iUniverse – 4 steps to choosing your book title
A helpful little list of criteria that a good title should tick off

TCK Publishing – How to Write Book Titles That Sell: 5 SEO Tips
A great article on using an SEO approach to your book title. This has led to more research.

Kindlepreneur – HOW TO TITLE A BOOK: MAKING TITLES THAT SELL
Another brilliant article that led me to the brilliant book The First Hundred Million written 100 years ago by a publisher who experimented with book titles. It also led me to a really helpful article on SEO for book titles.

 

What do good people consider good?

I’m occasionally a jury member for advertising, marketing and design awards. So I know a thing or two about what makes a great piece of graphic communication.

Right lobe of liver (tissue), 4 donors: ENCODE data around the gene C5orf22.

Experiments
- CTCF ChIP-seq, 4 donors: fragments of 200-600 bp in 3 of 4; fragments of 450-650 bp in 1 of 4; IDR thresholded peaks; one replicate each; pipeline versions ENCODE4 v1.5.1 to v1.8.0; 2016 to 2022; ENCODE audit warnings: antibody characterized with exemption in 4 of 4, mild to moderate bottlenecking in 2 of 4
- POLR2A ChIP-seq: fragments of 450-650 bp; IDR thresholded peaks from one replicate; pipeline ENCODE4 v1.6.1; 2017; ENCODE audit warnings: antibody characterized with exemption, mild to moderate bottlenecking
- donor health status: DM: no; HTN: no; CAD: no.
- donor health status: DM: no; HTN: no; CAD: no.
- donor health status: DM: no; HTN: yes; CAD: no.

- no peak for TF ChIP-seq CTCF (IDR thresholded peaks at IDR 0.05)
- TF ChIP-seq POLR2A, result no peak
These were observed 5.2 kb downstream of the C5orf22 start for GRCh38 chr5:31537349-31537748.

I would love it if my book cover didn’t look out of place amongst the great covers that I admire.

To that end, I’ve collected a bunch of award-winning and notable designs that I really admire. These will give me a standard to aim for and some inspiration for different appraoches.

 

The quality of research dictates the quality of the solution

It may be tempting to skimp on research. But that’s likely to leave you with knowledge gaps that could cause you to miss opportunities or important information.

I think I’ve probably got enough information to get started now.

Next, we move on to the Insight stage where we’ll apply thinking to this information to get to the inspiring nuggets.

Back soon!